In the hands of Trump, the past is a political weapon

White House Chief of Staff John Kelly calls on a reporter during the daily briefing at the White House in Washington, D.C., on Oct. 12, 2017. (Photo: Susan Walsh/AP)

At the White House press briefing Tuesday, spokeswoman Sarah Sanders defended Chief of Staff John Kelly’s remark that the Civil War resulted from a failure to “compromise” by both sides. Kelly told Fox News that Confederate Gen. Robert E. Lee was “an honorable man” who “gave up his country to fight for his state, which 150 years ago was more important than country,” and that “the lack of an ability to compromise led to the Civil War, and men and women of good faith on both sides made their stand where their conscience had them make their stand.” Historians called this view “strange” and “highly provocative,” but Sanders, defending Kelly, told reporters, “Because you don’t like history doesn’t mean you can erase it.”

An uproar about the causes of the Civil War shouldn’t surprise people who have been following Trump’s White House. The president, the chief of staff and other senior White House aides have established a pattern of using history — especially issues of race and “heritage” — as political weapons, promoting historical myths popular with Trump’s overwhelmingly white base of supporters.

Using history in the service of politics is not inherently a bad thing. Every politician — virtually everybody in elective or appointed office — invokes the past at one time or another to advance a policy, justify legislation or score points with voters. Politicians, understandably, view their decisions on hard issues through the lens of their own experiences and their interpretations of the past guide their sense right and wrong.

Gen. Robert E. Lee poses on the back porch of the Lee house in Richmond, Va., in 1865. Lee, who led the Confederate forces, surrendered his army at Appomattox Court House on April 9, 1865. (Photo: Mathew B. Brady/AP)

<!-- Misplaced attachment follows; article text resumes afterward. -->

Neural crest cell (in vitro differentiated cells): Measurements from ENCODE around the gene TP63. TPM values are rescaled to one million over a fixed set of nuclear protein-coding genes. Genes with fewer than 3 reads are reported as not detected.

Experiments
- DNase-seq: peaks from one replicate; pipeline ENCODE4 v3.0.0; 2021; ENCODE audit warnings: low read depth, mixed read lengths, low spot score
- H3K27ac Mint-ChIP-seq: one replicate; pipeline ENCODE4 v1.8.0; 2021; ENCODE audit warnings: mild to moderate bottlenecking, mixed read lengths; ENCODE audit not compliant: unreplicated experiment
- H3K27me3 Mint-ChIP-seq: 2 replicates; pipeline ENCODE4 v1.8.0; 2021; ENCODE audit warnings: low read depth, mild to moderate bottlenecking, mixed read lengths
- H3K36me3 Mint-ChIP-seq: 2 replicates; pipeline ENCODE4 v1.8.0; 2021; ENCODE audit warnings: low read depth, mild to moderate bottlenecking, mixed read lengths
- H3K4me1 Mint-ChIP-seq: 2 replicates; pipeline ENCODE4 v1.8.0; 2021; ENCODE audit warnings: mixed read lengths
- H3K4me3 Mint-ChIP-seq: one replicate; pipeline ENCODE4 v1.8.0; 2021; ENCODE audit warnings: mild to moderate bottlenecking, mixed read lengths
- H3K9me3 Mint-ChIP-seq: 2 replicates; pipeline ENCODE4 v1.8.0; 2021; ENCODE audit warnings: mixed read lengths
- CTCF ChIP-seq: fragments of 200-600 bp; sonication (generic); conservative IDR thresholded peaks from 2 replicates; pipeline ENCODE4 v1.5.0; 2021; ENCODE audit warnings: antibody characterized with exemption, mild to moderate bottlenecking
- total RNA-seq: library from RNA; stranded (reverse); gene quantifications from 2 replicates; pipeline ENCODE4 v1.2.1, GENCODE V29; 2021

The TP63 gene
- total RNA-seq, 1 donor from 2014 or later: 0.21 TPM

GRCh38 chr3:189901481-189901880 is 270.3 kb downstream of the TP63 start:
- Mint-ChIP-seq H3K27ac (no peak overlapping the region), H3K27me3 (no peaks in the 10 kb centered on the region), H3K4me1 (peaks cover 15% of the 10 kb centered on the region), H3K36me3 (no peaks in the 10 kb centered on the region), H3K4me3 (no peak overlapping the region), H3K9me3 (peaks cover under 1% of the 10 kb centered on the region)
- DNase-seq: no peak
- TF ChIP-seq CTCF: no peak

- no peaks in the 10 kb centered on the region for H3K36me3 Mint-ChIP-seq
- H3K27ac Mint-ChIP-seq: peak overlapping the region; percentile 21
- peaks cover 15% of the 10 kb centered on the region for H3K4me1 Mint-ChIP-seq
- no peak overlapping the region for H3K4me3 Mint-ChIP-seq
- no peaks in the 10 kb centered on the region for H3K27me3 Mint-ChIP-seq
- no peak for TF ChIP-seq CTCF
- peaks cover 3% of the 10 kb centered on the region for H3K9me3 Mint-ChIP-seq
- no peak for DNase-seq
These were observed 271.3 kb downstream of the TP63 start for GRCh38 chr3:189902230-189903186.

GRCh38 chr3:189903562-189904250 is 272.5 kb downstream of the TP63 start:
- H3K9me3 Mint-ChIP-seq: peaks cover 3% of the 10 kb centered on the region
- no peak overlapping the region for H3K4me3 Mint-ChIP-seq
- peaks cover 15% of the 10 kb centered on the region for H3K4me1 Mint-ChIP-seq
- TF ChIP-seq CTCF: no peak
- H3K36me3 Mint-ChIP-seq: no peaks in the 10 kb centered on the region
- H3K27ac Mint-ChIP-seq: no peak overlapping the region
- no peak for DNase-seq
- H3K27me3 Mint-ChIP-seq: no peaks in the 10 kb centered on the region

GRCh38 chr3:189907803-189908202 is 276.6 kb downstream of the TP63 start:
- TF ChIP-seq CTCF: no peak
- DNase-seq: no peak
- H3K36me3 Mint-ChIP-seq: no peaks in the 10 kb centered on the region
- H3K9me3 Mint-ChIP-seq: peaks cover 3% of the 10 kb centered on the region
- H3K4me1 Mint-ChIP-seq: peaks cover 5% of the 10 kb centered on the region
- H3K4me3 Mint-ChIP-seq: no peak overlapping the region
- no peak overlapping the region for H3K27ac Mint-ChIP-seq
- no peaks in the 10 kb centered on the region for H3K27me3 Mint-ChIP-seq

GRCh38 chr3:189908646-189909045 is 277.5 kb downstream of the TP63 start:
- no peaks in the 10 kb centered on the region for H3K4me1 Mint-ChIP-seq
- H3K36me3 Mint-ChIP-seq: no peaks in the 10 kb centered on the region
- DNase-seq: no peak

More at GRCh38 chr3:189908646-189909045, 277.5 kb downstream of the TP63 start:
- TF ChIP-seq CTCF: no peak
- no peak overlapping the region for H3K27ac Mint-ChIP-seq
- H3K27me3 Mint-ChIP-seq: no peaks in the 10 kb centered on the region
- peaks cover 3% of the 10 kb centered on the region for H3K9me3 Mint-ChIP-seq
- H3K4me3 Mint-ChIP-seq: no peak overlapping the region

And the use of history can indeed illuminate some complicated policy debates. During the 2001 debate over President George W. Bush’s trillion-dollar-plus tax-cut plan, for example, Democrats argued that Ronald Reagan’s 1981 tax cuts ultimately yielded much higher federal deficits, evidence against the proposition that cutting tax rates would stimulate the economy to the point of actually increasing revenues. They weren’t wrong. During the 2002 debate about the congressional resolution authorizing the use of force in Iraq, some war opponents warned that invading Iraq would lead to another “quagmire” like Vietnam, a war in which more than 58,000 Americans died.

These are debates worth having. Why did the U.S. lose the War in Vietnam? What were the roots of stagflation in the 1970s? What triggered the economic expansion of the Clinton years? These legitimate questions can illuminate policy discussions, even if they yield complicated answers. But comments about the Civil War coming from the administration constitute something altogether different and even downright dangerous.